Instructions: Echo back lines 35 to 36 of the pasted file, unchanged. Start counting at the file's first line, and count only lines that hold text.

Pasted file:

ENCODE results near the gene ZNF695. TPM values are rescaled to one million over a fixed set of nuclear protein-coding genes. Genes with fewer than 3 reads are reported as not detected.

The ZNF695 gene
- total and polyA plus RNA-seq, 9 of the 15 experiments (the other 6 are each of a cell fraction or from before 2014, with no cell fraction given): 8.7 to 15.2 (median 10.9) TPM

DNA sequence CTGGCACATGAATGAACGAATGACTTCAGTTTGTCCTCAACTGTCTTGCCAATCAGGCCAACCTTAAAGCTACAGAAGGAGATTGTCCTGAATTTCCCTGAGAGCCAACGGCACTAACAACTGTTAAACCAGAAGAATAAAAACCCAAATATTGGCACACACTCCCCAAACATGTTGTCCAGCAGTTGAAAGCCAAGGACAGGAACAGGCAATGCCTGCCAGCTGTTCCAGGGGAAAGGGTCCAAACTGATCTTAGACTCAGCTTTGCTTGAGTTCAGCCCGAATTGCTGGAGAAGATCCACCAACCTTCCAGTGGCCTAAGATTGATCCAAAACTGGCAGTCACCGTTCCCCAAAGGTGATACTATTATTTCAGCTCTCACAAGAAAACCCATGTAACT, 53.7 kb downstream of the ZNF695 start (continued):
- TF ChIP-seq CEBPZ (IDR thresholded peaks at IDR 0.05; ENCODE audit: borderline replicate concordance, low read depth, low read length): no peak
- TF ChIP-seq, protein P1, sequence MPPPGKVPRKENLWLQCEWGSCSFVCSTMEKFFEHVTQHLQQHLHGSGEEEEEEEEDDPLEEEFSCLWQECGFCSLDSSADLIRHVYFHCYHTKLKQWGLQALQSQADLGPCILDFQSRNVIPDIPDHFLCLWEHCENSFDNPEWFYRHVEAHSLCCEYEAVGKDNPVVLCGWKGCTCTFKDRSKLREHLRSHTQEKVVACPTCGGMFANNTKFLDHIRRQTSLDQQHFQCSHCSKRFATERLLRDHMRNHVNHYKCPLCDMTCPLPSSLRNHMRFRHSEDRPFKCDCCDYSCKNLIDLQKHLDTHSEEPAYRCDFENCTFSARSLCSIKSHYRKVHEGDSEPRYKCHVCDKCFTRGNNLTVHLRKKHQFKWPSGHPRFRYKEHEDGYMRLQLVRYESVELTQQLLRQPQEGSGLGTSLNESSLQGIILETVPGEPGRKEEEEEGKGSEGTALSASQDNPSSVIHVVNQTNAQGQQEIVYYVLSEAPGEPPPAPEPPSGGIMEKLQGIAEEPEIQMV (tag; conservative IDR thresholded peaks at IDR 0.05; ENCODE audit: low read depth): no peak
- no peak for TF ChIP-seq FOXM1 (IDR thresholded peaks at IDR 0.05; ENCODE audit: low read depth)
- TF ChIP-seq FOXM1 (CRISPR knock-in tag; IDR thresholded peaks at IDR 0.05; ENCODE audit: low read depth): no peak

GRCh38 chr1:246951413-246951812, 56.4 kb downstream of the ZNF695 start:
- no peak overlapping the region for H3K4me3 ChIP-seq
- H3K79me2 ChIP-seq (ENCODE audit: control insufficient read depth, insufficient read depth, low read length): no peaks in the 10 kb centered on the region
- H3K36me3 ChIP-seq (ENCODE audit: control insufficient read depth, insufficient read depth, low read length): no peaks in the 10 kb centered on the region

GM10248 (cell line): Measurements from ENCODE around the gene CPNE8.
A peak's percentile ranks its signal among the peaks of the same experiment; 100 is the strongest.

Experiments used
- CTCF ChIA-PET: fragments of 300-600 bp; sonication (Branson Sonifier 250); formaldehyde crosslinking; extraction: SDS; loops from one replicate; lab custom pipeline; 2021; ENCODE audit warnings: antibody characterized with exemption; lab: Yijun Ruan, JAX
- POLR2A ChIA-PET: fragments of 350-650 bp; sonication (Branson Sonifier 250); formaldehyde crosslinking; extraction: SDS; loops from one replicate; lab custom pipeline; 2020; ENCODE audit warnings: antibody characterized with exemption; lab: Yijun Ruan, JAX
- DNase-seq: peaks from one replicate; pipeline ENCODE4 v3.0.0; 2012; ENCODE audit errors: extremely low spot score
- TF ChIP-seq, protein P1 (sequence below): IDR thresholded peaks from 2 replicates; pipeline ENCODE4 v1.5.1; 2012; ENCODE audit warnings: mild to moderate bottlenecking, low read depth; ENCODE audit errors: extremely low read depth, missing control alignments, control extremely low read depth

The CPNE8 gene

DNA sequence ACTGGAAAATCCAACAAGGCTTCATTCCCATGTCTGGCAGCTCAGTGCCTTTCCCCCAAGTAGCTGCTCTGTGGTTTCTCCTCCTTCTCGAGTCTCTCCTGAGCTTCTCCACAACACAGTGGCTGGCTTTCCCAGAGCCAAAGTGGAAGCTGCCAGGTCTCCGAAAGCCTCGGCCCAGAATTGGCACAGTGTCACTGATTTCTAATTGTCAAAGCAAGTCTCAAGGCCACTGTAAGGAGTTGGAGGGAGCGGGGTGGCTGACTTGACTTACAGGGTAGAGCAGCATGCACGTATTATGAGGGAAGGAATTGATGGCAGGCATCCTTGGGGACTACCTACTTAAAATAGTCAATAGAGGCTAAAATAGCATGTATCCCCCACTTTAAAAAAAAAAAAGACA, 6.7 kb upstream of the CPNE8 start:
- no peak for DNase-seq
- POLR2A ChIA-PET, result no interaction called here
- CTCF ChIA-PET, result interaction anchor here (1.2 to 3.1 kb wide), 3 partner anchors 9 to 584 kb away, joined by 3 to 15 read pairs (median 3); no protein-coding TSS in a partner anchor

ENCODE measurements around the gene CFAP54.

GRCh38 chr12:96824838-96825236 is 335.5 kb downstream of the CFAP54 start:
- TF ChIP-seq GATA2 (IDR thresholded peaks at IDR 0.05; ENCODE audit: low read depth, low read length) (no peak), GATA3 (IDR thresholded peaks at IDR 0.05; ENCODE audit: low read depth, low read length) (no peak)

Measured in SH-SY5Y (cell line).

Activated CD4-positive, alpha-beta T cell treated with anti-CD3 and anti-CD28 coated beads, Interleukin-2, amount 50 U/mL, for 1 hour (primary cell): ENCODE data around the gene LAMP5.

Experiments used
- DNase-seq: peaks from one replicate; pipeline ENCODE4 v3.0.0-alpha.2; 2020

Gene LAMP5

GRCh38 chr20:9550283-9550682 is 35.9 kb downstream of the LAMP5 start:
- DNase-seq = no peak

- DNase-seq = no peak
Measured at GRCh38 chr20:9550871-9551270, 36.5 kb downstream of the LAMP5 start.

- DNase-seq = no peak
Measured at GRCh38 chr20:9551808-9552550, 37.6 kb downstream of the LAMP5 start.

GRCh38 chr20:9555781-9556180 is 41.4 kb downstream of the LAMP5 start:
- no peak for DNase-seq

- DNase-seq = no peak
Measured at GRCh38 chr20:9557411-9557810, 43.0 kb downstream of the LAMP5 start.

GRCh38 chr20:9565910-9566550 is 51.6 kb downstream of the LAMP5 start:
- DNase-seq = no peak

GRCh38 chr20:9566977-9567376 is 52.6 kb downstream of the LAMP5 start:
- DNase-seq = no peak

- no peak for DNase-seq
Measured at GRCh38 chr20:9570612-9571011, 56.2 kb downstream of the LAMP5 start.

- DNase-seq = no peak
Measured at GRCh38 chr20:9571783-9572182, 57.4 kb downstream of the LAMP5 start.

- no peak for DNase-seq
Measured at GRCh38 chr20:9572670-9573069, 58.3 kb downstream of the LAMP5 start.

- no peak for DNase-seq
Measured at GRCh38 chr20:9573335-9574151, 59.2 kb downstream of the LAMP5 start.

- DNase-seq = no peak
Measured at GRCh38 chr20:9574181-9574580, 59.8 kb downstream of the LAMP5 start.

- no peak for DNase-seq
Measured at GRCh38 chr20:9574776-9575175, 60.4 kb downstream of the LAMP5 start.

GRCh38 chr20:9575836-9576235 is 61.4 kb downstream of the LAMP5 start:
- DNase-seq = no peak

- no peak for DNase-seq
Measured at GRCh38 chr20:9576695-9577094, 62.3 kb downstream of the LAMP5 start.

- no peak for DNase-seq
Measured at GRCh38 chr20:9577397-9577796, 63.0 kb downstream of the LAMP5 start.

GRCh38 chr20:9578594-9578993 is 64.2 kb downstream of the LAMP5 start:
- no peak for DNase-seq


- DNase-seq = no peak
Measured at GRCh38 chr20:9550871-9551270, 36.5 kb downstream of the LAMP5 start.